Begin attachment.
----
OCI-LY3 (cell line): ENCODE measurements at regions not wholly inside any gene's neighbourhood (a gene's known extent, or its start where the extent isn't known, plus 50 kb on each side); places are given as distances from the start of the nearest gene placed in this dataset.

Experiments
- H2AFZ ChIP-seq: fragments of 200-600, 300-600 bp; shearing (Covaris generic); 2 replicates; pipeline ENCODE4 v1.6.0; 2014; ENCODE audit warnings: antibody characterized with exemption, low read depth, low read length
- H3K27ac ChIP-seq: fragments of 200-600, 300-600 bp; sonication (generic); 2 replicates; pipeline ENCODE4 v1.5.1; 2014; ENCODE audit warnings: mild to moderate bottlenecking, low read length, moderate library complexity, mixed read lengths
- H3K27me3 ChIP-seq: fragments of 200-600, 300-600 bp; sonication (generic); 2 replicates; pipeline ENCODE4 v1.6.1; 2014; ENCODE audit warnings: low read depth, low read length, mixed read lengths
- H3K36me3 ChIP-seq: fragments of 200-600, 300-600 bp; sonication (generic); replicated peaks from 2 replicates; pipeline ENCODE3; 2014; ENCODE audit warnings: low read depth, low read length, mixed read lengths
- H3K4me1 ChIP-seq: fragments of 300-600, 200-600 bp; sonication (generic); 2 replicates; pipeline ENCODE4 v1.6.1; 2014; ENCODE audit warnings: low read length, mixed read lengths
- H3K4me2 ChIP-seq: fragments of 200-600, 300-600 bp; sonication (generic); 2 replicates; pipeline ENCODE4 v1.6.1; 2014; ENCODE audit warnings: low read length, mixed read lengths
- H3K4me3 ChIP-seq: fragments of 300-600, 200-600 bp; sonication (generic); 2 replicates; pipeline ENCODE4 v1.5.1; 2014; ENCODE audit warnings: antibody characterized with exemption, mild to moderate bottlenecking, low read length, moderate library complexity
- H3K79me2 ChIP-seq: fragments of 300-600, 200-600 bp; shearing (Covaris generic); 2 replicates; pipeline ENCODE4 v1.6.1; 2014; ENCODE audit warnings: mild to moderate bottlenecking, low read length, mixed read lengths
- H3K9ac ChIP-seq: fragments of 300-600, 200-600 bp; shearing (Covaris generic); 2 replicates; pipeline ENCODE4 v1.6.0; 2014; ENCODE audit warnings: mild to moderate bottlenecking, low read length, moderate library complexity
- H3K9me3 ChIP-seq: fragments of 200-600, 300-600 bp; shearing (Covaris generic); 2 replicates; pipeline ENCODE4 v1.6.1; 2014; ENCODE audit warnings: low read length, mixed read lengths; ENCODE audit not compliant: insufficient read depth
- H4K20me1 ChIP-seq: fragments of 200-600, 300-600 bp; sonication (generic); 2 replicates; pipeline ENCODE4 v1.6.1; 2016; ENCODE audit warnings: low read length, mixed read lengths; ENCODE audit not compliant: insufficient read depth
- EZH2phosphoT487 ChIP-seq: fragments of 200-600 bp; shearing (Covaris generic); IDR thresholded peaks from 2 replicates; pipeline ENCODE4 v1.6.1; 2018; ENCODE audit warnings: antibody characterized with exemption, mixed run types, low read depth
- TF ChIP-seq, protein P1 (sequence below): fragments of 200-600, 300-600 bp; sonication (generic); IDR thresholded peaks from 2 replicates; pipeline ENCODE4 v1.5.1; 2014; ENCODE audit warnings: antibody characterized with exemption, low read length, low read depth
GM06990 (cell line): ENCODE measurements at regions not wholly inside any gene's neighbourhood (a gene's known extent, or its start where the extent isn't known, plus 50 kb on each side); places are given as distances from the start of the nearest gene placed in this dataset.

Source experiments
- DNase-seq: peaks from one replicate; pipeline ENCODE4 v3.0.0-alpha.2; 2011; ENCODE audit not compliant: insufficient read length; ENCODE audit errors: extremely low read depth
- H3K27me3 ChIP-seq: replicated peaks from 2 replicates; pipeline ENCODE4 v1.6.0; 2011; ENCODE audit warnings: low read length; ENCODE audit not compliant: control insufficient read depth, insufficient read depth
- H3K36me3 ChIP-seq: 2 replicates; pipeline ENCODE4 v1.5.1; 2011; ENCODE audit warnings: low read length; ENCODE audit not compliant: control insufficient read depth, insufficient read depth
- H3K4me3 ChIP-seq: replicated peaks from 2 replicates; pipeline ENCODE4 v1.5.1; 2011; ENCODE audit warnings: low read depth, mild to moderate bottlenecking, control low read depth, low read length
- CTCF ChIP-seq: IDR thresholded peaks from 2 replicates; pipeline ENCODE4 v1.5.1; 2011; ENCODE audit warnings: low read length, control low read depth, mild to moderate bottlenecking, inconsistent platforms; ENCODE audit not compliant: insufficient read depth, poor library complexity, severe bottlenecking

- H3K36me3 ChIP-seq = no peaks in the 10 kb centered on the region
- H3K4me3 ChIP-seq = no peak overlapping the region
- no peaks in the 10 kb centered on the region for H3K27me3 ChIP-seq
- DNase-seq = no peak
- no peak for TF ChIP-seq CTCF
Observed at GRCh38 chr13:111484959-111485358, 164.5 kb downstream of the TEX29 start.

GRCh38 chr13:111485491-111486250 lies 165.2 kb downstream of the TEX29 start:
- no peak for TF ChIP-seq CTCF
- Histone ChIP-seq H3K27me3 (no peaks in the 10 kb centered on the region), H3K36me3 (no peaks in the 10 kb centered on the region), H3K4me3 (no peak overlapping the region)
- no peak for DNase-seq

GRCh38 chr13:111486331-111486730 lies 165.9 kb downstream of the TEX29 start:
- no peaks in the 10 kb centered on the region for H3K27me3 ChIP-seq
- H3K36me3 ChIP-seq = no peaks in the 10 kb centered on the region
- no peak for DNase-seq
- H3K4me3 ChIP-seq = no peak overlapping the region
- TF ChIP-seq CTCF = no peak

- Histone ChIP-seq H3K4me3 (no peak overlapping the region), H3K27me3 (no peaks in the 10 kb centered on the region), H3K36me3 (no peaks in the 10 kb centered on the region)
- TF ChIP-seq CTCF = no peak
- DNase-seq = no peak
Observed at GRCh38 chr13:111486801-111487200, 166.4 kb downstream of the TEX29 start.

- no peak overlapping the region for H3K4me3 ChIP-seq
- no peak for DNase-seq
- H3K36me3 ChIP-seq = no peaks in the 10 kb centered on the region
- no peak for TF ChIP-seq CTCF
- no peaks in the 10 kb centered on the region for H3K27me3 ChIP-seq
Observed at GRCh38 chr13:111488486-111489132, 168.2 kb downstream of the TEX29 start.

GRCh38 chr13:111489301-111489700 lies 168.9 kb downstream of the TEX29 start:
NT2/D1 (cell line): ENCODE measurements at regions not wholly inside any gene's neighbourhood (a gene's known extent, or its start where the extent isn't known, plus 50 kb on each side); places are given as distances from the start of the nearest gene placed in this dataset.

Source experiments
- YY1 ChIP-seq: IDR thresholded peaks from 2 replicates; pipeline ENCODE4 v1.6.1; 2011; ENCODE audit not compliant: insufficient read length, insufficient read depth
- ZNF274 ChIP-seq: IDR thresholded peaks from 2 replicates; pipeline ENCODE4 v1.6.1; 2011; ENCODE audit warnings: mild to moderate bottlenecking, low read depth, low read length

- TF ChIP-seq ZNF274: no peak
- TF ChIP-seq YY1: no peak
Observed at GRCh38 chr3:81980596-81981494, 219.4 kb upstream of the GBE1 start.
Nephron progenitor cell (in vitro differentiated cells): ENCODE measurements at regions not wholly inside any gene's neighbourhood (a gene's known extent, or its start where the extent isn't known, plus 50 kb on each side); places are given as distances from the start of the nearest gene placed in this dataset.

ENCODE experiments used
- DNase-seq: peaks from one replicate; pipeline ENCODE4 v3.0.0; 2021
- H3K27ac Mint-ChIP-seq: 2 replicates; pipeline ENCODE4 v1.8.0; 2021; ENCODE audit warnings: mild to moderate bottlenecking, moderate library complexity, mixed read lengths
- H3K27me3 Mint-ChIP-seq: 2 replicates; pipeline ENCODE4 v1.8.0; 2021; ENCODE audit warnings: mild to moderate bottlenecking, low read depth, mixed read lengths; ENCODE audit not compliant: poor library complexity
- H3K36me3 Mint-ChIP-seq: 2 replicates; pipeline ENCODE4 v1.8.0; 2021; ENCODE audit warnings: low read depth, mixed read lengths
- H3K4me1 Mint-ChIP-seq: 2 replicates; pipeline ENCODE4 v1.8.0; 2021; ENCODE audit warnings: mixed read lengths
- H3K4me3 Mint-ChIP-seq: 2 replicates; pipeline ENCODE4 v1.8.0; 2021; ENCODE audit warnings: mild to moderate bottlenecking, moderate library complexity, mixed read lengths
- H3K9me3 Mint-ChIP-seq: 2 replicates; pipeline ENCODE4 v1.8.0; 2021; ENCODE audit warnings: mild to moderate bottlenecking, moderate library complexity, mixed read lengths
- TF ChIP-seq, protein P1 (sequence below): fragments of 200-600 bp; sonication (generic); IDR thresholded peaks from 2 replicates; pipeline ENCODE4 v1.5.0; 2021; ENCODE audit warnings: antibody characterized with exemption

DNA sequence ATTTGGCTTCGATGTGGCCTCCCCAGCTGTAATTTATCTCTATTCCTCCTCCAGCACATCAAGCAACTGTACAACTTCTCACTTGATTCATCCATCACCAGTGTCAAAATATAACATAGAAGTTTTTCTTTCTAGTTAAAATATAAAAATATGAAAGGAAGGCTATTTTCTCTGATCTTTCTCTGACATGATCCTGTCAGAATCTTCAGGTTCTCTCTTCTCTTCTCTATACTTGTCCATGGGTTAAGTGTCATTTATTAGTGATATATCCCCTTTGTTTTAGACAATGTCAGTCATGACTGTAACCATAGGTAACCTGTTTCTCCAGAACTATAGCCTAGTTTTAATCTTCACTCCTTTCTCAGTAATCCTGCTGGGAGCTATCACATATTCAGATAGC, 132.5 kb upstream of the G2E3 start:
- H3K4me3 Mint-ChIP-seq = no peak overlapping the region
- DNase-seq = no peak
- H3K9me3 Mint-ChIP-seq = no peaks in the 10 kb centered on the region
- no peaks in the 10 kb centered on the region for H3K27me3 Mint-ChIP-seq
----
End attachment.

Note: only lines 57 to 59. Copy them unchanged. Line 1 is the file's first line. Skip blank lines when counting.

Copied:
Nephron progenitor cell (in vitro differentiated cells): ENCODE measurements at regions not wholly inside any gene's neighbourhood (a gene's known extent, or its start where the extent isn't known, plus 50 kb on each side); places are given as distances from the start of the nearest gene placed in this dataset.

ENCODE experiments used
- DNase-seq: peaks from one replicate; pipeline ENCODE4 v3.0.0; 2021